Lighthouse News of the Week – April 24, 2020

Major Restoration for Cape Hatteras Lighthouse (NC)

Cape Hatteras Lighthouse, North Carolina.
U.S. Lighthouse Society photo

Initial plans are being made to begin a major repair project that will give the Cape Hatteras Lighthouse on the Outer Banks in North Carolina a well-deserved restoration. The lighthouse has suffered regular exposure to salt air, high winds, intense sunlight, and wear and tear from a 2,900 ft. move to its current site in 1999.

“We’re anticipating that the repair work will begin in the summer of 2021, based on our current schedule,” said Mark Dowdle, Deputy Superintendent of the National Park Service Outer Banks Group. “It’s a broad project, and we’re still developing plans and [evaluating] the scope of what we need to do.”

The National Park Service has received funding for the massive repair project, and the items that need to be addressed stem from the results of a 2014 Comprehensive Condition Assessment Report and a 2016 Historic Structure Report.

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Nantucket Lightship LV 112 (MA) to receive a $487,500 grant for restoration

For 39 years, the LV-112 guided transoceanic shipping through some of the most treacherous shipping lanes in the world in Nantucket Sound. The U.S. Lightship Museum was recently awarded a Save America’s Treasures grant from the National Park Service.

Nantucket Lightship LV 112, Creative Commons photo by Arnold Reinhold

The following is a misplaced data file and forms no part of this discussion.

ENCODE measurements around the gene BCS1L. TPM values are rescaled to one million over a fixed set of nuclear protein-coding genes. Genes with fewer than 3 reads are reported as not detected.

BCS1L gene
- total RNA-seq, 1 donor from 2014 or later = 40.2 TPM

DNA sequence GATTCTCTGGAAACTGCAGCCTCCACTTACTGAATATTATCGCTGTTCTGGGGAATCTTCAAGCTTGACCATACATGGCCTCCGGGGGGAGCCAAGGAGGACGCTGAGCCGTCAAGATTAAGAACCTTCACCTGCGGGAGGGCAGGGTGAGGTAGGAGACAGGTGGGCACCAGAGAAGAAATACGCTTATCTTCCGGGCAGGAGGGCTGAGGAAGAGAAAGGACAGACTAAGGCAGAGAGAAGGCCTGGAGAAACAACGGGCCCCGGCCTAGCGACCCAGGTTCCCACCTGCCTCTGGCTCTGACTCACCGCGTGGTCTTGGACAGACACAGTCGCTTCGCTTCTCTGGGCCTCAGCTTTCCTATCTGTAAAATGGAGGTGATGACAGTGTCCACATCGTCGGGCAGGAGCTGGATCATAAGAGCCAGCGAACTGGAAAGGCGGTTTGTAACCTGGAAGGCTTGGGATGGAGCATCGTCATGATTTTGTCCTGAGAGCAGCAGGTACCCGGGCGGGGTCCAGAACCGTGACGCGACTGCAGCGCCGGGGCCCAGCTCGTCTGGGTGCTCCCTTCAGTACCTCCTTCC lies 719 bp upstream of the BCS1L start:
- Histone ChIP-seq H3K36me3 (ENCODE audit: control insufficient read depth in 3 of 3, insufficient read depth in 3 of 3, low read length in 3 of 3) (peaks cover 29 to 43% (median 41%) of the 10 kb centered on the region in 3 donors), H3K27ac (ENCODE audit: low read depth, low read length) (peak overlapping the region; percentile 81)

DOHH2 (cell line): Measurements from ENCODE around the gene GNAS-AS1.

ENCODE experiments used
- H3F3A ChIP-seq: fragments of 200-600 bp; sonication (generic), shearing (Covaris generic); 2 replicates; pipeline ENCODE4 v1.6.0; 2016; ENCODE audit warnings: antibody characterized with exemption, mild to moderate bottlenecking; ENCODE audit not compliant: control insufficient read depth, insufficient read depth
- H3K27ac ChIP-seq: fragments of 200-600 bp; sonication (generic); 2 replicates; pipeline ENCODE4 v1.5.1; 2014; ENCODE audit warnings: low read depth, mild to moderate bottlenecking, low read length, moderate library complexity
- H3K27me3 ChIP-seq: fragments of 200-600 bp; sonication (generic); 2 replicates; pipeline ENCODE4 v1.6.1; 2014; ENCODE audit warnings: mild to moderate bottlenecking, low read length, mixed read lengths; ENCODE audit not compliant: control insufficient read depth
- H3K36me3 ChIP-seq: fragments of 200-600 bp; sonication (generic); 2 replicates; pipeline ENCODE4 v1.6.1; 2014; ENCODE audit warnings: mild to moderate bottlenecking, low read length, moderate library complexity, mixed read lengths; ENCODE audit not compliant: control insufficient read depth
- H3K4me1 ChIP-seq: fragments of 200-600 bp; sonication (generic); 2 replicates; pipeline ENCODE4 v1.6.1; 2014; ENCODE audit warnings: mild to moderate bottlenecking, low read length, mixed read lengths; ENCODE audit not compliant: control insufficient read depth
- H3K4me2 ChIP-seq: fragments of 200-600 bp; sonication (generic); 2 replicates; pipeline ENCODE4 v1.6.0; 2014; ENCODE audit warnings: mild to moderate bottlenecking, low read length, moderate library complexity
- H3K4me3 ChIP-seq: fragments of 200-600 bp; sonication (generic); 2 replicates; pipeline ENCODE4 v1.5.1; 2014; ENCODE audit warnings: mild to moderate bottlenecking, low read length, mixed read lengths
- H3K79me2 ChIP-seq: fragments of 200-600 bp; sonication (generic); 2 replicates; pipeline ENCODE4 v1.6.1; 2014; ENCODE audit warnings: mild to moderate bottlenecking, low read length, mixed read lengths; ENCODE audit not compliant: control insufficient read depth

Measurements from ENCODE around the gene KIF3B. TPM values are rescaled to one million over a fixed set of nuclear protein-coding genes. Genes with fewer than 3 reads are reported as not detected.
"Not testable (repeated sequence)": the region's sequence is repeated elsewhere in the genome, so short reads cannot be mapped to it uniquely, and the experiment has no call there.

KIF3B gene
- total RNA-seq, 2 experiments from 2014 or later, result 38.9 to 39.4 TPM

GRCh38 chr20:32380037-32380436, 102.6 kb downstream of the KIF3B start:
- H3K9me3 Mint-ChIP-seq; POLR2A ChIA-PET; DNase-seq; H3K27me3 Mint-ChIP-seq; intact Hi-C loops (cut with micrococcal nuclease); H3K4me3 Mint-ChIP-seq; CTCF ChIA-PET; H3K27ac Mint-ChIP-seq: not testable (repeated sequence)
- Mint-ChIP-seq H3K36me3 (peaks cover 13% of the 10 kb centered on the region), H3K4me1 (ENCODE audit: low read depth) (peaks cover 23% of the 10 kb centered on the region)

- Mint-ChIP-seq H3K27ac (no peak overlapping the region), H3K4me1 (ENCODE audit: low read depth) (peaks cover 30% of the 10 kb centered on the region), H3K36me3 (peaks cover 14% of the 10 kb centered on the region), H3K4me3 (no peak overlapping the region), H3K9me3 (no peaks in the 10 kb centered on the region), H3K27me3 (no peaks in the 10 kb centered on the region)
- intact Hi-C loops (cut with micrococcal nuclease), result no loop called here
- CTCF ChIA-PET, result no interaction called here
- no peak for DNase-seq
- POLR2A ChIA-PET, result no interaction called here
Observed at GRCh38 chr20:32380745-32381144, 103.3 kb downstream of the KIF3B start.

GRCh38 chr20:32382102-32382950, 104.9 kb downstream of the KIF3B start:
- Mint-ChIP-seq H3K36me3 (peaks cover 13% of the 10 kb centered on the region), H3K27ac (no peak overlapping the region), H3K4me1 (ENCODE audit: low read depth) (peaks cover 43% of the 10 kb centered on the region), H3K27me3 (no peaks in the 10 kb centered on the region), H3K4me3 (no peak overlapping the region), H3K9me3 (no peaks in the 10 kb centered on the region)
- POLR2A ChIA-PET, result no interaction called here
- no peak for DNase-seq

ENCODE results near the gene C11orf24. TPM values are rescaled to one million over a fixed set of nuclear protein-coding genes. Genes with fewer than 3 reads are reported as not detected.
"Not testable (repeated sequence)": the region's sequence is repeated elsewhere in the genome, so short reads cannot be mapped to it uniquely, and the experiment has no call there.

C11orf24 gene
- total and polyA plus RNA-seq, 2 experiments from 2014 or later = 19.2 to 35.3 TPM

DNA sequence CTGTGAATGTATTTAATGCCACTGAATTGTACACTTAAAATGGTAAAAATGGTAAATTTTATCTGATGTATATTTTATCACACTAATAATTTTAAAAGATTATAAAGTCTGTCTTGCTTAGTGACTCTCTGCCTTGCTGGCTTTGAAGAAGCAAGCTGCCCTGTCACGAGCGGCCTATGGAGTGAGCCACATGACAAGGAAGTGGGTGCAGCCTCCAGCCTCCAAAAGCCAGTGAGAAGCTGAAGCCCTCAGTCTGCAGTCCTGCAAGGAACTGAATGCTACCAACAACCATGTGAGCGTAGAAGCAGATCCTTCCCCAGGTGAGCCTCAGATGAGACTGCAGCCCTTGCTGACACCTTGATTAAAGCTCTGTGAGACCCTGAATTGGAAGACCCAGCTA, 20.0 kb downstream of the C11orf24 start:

LV 112 will receive a $487,500 grant to restore internal structural components   and provide general maintenance critical to maintaining the integrity of the ship’s hull and ability to remain open to the general public for decades to come. To perform the necessary restoration and maintenance work, LV-112 will need to be hauled out of the water and dry-docked, for which preparations currently are underway.

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Pandemic slows lighthouse news

Otherwise, the COVID-19 pandemic is slowing down lighthouse renovations and lighthouse events, along with everything else. Some lighthouse organizations have already delayed or canceled part or all of the 2020 tourist season, while others are in “wait and see” mode. Many organizations will be making decisions in the coming weeks. For the small nonprofit organizations and government agencies that take care of so many of our lighthouses today, it’s a delicate balancing act between safeguarding public health while continuing to fund the preservation of these historic treasures. Whether or not you’re able to visit your favorite lighthouse this year, keep it in your heart. It will be there waiting for you.

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